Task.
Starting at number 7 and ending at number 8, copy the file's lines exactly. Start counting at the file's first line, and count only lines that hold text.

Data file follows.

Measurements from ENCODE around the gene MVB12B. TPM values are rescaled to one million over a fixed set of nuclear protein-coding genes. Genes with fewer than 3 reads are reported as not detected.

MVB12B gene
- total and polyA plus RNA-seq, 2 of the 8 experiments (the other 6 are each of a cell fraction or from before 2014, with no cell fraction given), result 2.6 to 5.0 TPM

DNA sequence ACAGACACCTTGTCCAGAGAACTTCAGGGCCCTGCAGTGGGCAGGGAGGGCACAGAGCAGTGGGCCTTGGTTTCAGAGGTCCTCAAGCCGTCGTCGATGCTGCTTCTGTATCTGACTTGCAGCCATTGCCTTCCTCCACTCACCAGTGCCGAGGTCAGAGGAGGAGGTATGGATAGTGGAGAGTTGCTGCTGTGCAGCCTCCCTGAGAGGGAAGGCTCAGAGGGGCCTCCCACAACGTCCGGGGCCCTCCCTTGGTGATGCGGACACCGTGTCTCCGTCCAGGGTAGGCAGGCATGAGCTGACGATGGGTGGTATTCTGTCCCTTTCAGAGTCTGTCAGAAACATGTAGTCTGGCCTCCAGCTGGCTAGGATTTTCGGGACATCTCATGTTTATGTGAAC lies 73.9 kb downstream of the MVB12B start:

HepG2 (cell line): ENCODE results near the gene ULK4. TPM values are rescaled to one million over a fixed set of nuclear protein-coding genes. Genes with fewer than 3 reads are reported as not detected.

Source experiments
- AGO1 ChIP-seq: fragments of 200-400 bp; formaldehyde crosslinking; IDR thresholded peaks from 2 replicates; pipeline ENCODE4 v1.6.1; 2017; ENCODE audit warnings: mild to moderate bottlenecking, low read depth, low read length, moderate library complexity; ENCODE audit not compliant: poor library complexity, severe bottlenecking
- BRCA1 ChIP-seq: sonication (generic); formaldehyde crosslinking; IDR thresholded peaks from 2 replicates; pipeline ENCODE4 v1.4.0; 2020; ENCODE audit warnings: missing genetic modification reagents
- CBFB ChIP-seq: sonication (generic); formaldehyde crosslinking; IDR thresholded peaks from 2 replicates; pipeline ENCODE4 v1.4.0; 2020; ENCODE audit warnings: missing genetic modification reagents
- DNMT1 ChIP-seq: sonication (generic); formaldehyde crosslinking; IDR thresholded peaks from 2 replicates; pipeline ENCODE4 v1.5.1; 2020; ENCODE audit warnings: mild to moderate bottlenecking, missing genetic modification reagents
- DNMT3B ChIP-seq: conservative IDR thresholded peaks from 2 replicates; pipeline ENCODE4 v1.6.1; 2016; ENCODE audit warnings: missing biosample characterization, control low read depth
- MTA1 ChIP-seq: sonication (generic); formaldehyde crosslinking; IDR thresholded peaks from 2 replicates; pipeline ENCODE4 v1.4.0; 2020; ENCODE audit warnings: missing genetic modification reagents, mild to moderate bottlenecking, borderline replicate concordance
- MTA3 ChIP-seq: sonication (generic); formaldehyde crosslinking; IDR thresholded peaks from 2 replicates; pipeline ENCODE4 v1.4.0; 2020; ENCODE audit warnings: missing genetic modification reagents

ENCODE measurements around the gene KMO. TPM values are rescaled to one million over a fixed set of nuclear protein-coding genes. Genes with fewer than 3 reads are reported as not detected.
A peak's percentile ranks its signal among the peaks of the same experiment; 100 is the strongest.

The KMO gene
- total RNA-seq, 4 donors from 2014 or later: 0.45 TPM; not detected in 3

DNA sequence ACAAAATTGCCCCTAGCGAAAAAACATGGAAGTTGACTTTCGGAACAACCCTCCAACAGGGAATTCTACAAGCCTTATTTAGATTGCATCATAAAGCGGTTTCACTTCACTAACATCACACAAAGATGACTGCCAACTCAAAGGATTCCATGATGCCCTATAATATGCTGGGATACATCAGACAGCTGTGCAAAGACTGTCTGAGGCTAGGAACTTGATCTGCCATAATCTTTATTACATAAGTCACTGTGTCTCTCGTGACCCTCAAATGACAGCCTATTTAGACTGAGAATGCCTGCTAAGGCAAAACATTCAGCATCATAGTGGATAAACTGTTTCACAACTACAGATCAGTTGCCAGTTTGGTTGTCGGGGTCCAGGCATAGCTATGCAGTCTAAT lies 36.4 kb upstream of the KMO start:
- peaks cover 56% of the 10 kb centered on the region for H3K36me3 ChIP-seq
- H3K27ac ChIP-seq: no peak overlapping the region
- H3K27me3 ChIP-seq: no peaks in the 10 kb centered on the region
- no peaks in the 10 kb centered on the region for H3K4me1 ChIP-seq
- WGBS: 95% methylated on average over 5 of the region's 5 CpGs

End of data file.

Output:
- AGO1 ChIP-seq: fragments of 200-400 bp; formaldehyde crosslinking; IDR thresholded peaks from 2 replicates; pipeline ENCODE4 v1.6.1; 2017; ENCODE audit warnings: mild to moderate bottlenecking, low read depth, low read length, moderate library complexity; ENCODE audit not compliant: poor library complexity, severe bottlenecking
- BRCA1 ChIP-seq: sonication (generic); formaldehyde crosslinking; IDR thresholded peaks from 2 replicates; pipeline ENCODE4 v1.4.0; 2020; ENCODE audit warnings: missing genetic modification reagents